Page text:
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to think that children should buy presents out of their own money?

(217 Posts)
Dromedary Thu 14-Mar-13 01:10:10

My DCs are 10 and 8. They receive very little pocket money, and small amounts of cash at birthdays and Christmas if they're lucky. If it is a family birthday, or Christmas, I expect them to use some of their own money to buy presents, and to really give some thought to the gift. If they had no money (but they should really hold enough back), they could make something. They sometimes also buy little presents for friends' birthdays, eg a packet of sweets. This makes the giving and the receiving really mean something. I have been really put off by seeing my, much older, nieces give no presents, or give presents which they have at best chosen at speed, with their mum doing the buying. They simply prefer to keep their money for themselves, and their mum goes along with this. At the same time, they don't bother to say thank you if you give them a present. It just feels like take take take.

NatashaBee Thu 14-Mar-13 01:18:53

Message withdrawn at poster's request.

MrsTerryPratchett Thu 14-Mar-13 01:57:26

Yep, give them a present budget, set aside.

StuntGirl Thu 14-Mar-13 02:24:13

At 10 and 8? Christ.

HillBilly76 Thu 14-Mar-13 02:28:38

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Slur Thu 14-Mar-13 02:30:09


Thought by all means but money depends on sitch.

Drawings, homemade cards fine, bought gifts are only ever going to be relative. Ask yourself of the disposable cash you have what % do you spend on your mate's birthday eh?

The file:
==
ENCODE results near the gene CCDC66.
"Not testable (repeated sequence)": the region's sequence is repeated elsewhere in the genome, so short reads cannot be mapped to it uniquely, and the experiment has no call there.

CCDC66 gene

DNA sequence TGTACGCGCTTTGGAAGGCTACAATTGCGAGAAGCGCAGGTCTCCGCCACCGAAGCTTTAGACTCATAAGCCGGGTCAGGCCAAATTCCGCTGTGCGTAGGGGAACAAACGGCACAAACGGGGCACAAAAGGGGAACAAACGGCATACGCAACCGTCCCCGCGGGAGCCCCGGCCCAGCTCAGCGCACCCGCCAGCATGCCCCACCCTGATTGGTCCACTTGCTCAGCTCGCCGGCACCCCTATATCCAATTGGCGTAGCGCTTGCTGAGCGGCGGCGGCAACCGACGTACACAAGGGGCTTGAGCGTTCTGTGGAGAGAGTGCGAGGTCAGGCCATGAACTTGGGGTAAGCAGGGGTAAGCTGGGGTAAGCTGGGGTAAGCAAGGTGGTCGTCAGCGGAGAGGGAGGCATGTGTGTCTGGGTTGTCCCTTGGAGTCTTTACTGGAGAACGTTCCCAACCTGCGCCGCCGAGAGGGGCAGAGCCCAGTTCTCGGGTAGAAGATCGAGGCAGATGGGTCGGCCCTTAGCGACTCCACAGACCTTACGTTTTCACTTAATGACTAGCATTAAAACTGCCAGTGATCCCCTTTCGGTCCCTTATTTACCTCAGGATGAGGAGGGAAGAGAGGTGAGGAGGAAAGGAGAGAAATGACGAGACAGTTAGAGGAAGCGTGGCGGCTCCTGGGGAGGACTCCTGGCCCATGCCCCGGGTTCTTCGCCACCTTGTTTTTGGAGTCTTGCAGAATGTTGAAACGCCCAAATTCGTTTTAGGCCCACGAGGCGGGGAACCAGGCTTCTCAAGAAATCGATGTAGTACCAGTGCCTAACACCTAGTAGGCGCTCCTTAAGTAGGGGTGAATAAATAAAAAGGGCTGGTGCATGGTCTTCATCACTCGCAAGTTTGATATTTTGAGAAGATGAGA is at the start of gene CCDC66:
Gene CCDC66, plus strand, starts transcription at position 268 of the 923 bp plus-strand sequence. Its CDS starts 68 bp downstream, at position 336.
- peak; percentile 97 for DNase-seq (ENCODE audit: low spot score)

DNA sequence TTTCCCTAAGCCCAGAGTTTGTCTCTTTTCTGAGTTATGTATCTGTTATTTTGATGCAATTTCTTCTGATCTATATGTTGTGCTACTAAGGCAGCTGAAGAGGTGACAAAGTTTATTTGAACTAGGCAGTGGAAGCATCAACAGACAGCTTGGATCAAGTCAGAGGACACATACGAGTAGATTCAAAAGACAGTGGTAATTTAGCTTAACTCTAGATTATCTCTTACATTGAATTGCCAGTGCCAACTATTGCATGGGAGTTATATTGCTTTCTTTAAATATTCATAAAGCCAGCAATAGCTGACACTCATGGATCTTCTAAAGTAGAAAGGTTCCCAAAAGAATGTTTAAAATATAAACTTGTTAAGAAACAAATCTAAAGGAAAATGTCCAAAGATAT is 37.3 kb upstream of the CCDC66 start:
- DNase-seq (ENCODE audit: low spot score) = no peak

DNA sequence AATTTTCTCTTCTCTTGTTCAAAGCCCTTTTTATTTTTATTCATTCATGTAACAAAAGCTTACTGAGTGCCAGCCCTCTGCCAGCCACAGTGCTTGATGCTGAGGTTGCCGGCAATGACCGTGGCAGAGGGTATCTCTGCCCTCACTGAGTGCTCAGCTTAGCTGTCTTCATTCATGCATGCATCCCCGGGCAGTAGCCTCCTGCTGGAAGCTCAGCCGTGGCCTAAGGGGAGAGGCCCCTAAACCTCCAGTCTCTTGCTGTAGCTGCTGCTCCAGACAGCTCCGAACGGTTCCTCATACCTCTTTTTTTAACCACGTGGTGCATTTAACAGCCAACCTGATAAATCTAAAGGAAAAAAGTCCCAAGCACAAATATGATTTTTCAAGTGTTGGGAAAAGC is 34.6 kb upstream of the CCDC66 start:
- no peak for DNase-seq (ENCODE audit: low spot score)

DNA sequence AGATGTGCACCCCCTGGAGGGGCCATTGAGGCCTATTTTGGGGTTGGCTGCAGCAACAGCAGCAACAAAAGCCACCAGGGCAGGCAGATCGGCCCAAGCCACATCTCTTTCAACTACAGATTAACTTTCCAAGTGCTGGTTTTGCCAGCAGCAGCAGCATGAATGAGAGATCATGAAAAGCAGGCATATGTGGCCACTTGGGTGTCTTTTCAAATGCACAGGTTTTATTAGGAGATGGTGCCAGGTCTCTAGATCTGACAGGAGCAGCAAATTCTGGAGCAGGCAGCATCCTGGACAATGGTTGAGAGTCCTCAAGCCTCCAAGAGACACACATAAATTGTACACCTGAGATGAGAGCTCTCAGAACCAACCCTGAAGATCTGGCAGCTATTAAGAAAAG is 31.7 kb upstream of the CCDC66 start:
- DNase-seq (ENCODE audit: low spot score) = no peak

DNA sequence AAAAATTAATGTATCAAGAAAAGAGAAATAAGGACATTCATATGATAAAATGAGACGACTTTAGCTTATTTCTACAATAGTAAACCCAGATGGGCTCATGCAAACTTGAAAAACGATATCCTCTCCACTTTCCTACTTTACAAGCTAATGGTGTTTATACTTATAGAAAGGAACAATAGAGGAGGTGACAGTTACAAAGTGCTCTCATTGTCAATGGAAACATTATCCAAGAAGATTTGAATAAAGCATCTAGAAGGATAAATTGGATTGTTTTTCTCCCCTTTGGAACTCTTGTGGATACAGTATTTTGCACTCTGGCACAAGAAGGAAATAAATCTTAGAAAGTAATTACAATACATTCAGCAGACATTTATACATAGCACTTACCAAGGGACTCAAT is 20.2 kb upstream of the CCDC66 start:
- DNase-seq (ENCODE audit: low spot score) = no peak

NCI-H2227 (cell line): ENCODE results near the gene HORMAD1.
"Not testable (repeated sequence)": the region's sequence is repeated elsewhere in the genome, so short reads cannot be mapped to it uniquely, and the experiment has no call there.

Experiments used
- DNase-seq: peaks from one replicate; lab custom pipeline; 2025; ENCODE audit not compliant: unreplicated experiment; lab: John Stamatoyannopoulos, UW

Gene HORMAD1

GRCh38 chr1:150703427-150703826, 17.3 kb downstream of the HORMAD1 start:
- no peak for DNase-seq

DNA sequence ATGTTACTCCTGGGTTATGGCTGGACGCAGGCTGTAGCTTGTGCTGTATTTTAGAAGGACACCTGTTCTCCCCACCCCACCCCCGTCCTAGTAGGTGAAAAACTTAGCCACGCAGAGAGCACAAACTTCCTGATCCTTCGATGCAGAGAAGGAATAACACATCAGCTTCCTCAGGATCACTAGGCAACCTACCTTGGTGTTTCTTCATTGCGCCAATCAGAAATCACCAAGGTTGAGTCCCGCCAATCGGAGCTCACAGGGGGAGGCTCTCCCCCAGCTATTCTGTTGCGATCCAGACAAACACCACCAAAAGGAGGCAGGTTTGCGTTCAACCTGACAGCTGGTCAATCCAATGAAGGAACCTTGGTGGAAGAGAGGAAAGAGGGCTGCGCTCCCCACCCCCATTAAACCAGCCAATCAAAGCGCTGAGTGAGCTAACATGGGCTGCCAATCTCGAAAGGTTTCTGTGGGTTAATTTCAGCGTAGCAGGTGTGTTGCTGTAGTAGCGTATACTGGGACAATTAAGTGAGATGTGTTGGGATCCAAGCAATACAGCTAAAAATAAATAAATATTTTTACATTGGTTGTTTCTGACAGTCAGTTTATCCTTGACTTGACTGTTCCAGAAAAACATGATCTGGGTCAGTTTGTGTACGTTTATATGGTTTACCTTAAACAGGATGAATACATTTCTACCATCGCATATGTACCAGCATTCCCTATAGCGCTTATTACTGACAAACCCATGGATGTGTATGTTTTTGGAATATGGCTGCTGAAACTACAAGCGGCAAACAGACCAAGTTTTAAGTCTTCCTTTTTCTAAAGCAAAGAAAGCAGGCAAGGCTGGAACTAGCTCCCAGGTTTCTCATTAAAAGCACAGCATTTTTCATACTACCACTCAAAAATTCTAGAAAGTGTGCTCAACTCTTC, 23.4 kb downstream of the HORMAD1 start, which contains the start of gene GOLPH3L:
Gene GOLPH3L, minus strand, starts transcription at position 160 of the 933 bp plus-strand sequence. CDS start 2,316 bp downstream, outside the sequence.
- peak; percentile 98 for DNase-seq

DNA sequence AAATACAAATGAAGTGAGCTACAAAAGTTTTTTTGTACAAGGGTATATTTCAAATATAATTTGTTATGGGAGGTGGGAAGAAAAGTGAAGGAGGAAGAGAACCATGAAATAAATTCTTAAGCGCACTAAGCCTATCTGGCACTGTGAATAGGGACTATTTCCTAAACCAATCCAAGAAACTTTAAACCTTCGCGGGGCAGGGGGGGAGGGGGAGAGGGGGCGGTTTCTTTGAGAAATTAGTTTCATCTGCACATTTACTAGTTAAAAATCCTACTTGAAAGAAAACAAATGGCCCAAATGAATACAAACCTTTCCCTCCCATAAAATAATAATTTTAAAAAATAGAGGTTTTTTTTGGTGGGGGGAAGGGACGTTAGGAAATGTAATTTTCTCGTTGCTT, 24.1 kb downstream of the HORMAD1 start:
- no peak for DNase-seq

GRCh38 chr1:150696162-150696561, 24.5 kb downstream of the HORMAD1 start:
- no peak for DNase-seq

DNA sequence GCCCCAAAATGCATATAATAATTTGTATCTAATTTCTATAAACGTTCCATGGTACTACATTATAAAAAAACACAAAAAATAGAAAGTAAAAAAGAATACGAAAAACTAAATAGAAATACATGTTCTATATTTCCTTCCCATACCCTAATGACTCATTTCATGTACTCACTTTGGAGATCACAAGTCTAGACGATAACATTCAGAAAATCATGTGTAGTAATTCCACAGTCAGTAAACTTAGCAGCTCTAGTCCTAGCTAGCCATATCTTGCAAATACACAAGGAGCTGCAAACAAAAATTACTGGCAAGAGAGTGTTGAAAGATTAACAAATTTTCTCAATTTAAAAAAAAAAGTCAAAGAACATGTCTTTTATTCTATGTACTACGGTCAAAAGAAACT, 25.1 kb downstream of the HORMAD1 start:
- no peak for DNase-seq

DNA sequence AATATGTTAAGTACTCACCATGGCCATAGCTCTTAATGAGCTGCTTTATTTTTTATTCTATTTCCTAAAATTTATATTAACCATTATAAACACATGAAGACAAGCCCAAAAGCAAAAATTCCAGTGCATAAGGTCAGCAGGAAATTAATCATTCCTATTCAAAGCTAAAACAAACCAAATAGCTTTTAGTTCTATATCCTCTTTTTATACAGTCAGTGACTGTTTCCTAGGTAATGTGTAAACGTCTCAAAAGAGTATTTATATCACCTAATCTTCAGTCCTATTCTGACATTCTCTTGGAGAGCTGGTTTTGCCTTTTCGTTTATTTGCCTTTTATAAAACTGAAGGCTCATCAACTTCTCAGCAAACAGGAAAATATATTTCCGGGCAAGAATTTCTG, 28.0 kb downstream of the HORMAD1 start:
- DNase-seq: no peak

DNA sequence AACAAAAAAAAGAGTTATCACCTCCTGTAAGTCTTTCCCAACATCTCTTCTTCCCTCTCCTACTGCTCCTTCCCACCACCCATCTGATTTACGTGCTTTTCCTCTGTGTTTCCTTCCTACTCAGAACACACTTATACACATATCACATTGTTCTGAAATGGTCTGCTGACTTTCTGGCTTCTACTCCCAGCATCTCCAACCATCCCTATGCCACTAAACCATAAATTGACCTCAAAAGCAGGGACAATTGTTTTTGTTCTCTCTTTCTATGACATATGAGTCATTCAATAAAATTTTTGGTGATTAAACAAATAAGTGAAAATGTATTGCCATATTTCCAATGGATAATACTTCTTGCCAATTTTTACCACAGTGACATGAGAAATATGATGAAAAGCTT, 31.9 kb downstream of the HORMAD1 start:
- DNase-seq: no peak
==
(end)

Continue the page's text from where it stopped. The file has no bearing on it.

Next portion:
As a child, and sod that at all ages, it is enough to show you care. That's mostly about time and effort.

Astelia Thu 14-Mar-13 02:49:18

At that age I helped my DCs choose the presents and I paid. They found it very hard knowing what to get and they couldn't go shopping by themselves at that age. I think you are being hard on your DCs personally.

OkayHazel Thu 14-Mar-13 02:54:18

If they are too young to go shopping on their own, they are too young to spend on their own.

ripsishere Thu 14-Mar-13 03:02:53

I think YABU, and I don't often say that.
My DD doesn't really get pocket money, she is very a bit spoiled and I get her what she wants and needs within reason.
If she has to buy a present for her friend, I get it for her.

exoticfruits Thu 14-Mar-13 03:16:35

If they are going to do that then they need more pocket money to allow for it. To do it from their very meagre amount of money is unfair and not teaching them much at all. They can still have thoughtful attitudes and enjoy giving if you pay.
I would sit down and work out what they need to pay for in a year and then work out how much money they need a week to budget for it.

sleepywombat Thu 14-Mar-13 03:48:20

Message withdrawn at poster's request.

LadyWidmerpool Thu 14-Mar-13 04:33:15

Your nieces give presents but you don't like how they are chosen or paid for. It's not really your business, is it?

Do they literally not say thank you if you hand them a present? Or do they not send thank you letters?

SkinnybitchWannabe Thu 14-Mar-13 07:12:07

YAB a little U.

seeker Thu 14-Mar-13 07:15:00

How much pocket money do they get? That's the crucial thing here. How much, and what sort of arrangements do you have for them getting more money if they need it?

Alibabaandthe40nappies Thu 14-Mar-13 07:15:40

YABU if they have very little pocket money to start with.

If they get cash at birthdays etc, then that should be for them to spend on things for themselves, not to save to buy other people's presents.

Bobyan Thu 14-Mar-13 07:17:48

So you give them very little pocket money which they are then expected to spend on your demand on other peoples' presents?
I think you're just being tight.
And your nieces are none of your business.

fuzzpig Thu 14-Mar-13 07:20:45

Too young IMO. Maybe wait until they start secondary? Also less likely to be invited to loads of parties by that age so they'd only need to buy presents for a few special friends.

Sirzy Thu 14-Mar-13 07:27:03

I would rather the child spent their money on themselves than me. I would never expect to be given a present from a child